Eddie Sefko, Dallas Morning News: As of now, the Mavericks have only the No. 50 overall pick in Thursday's draft, but don't be surprised if that changes. Donnie Nelson, the club president, has been busy conversing with other personnel chiefs around the league and there appears to be a decent chance that the Mavericks will try to move up to the early portion of the second round, even though it's probably going to cost them. Teams with picks in the early 30s are asking for over $1 million for those picks and while that's a steep price, it's better than having a pick late in the first round that requires at least a two-year commitment to whoever is drafted. "We're active as always and we are in the mix on a number of situations," Nelson said. "If the opportunity presents itself, we'll squeeze the trigger."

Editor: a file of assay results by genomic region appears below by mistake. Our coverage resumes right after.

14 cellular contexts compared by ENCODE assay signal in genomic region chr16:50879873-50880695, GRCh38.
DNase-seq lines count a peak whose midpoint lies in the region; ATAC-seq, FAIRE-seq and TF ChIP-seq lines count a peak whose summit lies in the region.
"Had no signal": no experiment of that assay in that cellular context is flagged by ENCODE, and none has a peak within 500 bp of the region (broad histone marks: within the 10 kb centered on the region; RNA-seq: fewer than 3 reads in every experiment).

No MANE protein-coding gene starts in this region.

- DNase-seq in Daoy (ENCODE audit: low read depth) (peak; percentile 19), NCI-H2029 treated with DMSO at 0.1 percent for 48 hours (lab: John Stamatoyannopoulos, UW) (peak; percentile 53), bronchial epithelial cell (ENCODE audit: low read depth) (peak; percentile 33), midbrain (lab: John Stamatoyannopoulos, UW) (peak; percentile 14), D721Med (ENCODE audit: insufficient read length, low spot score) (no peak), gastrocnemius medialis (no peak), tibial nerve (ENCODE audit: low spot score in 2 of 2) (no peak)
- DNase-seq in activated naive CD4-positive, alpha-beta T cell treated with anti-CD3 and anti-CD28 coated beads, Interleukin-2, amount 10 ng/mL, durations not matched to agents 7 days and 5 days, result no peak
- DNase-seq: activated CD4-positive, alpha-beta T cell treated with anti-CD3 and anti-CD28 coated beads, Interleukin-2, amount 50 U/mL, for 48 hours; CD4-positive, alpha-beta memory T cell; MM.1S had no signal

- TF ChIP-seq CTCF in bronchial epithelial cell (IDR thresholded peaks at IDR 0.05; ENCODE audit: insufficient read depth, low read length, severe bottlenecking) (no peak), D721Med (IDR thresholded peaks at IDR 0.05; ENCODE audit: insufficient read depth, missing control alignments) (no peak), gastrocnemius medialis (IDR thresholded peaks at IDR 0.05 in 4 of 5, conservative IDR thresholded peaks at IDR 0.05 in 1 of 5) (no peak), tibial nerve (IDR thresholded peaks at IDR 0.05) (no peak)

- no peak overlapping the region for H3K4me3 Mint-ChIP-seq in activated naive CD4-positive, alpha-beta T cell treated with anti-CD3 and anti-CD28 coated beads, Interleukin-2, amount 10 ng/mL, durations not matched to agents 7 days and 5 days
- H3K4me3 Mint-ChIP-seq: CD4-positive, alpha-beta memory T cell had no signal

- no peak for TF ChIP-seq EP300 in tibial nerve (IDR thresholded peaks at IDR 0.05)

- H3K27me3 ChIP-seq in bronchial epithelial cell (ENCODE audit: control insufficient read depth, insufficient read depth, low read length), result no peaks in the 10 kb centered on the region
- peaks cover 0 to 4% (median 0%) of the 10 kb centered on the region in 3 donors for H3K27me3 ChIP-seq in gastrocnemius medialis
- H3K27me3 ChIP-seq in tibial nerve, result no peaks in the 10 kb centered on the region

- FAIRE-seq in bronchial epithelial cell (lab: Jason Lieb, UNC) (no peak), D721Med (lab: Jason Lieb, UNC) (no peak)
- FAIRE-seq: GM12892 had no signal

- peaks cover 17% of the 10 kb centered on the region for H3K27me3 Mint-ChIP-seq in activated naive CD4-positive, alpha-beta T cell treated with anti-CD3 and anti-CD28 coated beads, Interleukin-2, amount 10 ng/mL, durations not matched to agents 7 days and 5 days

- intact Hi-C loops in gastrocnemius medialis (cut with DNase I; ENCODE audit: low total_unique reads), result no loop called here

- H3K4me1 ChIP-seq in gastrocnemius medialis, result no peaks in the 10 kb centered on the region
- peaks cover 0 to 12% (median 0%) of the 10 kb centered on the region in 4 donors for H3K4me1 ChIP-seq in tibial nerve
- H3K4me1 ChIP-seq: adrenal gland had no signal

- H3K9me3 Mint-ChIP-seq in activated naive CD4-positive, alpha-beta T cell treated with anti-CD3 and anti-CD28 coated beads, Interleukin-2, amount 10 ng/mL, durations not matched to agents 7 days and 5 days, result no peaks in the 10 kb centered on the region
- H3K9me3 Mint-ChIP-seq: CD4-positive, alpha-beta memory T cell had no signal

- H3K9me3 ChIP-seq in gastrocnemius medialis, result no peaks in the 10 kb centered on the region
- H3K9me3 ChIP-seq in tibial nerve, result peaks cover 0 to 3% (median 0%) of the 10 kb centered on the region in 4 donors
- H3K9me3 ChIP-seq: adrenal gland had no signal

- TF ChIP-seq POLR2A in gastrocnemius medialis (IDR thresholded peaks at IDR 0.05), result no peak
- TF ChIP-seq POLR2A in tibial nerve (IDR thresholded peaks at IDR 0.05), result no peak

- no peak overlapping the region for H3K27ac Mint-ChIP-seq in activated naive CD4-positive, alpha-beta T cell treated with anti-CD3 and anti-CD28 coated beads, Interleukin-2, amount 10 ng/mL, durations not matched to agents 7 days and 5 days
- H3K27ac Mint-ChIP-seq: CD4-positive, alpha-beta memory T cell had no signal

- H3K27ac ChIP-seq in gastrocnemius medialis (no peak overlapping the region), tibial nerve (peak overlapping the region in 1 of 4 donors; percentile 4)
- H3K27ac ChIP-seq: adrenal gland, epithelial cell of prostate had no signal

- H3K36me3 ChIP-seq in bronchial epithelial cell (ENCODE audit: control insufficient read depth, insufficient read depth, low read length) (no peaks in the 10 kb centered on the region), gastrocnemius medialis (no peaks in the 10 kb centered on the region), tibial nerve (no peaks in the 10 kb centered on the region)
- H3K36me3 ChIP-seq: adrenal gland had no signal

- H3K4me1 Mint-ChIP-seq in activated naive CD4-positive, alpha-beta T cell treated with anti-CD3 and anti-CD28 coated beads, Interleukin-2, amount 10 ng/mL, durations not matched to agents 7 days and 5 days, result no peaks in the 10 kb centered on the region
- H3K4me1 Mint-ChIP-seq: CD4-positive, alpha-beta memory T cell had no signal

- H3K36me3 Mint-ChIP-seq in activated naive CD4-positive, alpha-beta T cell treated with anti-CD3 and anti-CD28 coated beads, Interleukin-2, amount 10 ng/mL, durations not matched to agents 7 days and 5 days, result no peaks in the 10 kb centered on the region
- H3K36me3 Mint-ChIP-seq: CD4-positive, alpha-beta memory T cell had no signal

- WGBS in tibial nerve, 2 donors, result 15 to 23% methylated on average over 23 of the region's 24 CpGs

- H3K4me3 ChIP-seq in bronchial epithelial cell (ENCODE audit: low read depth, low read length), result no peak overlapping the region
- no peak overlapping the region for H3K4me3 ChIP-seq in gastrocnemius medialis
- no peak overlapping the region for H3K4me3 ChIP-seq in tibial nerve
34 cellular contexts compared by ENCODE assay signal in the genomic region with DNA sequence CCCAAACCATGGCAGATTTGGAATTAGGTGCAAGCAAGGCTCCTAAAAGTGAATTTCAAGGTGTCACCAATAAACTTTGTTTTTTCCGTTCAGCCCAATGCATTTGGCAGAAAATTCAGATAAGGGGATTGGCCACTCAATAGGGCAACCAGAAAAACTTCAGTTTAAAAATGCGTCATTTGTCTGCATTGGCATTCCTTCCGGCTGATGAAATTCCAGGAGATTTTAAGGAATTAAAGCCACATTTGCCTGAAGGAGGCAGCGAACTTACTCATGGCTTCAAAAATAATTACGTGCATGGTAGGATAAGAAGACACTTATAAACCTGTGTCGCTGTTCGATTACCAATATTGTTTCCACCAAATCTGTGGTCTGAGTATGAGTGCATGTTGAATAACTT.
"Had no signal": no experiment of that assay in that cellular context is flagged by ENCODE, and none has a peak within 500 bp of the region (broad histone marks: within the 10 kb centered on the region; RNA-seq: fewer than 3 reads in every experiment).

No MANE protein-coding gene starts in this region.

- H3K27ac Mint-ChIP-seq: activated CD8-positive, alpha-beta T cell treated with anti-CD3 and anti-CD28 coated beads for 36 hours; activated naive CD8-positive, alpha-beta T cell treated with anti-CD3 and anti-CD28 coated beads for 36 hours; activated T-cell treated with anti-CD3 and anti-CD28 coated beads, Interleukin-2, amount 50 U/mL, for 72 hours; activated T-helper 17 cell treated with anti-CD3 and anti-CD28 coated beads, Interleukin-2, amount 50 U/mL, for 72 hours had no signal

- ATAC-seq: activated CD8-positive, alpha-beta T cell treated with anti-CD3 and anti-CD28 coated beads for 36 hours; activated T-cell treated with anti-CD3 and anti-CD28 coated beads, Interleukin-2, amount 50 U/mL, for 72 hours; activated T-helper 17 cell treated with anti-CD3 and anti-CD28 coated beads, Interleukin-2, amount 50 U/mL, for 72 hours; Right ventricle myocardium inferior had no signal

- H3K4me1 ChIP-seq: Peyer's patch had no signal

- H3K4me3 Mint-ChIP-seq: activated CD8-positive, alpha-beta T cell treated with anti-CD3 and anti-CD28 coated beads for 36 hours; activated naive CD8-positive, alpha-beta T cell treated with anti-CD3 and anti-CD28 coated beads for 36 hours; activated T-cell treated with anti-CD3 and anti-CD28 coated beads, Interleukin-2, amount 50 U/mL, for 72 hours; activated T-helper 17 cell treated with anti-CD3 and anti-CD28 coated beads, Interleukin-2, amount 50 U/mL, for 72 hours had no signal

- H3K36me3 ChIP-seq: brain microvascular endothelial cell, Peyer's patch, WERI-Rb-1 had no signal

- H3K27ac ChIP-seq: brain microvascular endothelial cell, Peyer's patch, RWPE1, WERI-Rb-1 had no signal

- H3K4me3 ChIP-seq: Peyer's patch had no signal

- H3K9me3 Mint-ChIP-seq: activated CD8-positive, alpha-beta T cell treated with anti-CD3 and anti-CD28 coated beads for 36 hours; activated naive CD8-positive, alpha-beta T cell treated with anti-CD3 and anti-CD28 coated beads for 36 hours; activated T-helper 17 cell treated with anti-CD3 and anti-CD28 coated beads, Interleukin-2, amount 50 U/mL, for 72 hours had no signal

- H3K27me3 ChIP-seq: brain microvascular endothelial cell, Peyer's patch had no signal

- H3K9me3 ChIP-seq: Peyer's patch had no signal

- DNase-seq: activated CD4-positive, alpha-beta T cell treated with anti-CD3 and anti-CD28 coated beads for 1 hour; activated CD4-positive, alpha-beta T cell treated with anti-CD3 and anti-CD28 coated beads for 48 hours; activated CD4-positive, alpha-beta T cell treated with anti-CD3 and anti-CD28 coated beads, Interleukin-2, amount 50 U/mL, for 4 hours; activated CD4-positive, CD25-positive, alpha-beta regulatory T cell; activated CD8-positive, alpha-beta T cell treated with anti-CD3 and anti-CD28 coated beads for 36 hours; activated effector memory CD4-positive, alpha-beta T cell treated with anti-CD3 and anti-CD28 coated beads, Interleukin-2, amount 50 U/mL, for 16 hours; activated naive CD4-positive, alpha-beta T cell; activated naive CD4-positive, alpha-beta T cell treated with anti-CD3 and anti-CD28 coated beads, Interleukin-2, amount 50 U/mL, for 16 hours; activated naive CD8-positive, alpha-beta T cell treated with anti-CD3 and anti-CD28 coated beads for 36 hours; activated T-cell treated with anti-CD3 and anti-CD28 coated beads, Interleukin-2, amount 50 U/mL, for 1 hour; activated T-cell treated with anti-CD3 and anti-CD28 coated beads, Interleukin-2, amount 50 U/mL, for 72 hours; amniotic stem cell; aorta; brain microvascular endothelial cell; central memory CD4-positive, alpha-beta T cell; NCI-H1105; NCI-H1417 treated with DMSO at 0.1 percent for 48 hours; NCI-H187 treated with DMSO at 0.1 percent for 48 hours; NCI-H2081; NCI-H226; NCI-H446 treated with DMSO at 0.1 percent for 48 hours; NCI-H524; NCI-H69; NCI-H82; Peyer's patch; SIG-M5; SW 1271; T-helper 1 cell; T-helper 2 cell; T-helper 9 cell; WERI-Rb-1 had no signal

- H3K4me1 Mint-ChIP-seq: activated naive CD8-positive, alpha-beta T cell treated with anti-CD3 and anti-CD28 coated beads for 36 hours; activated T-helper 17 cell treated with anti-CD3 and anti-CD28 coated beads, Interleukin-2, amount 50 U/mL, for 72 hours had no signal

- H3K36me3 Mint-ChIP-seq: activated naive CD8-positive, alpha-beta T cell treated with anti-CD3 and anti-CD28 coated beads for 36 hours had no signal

Tyler Dunne, Philadelphia News: Doug Collins wants doubt to creep into his conscience. As Thursday's NBA draft nears, the 76ers' new coach hopes to get cold feet. Even though the Sixers are expected to take Ohio State's Evan Turner with the No. 2 overall pick, the team continued its string of workouts Saturday morning with Syracuse's Wes Johnson at the Philadelphia College of Osteopathic Medicine. The day before, Kentucky's DeMarcus Cousins and Georgia Tech's Derrick Favors worked out for the 76ers. "Do they make you think? Do you watch a guy work out and say, 'Wow, that was impressive,'?" Collins said. "Watching Wesley work out was like, 'Wow, that was impressive.' This young kid has got it. He's charismatic. He can play. He's respectful. He's older. Impressive." For an hour, the 6-7 forward endured a fairly grueling workout. Coaches cycled him through a series of pick-and-roll and isolation-branded drills. Saturday was Johnson's third workout. He previously worked out for the New Jersey Nets (third overall pick) and Minnesota Timberwolves (fourth), two more realistic landing spots. Nonetheless, Johnson believes the Sixers are genuinely interested in him. "I think so," he said. "I think there's a good shot for me to come here."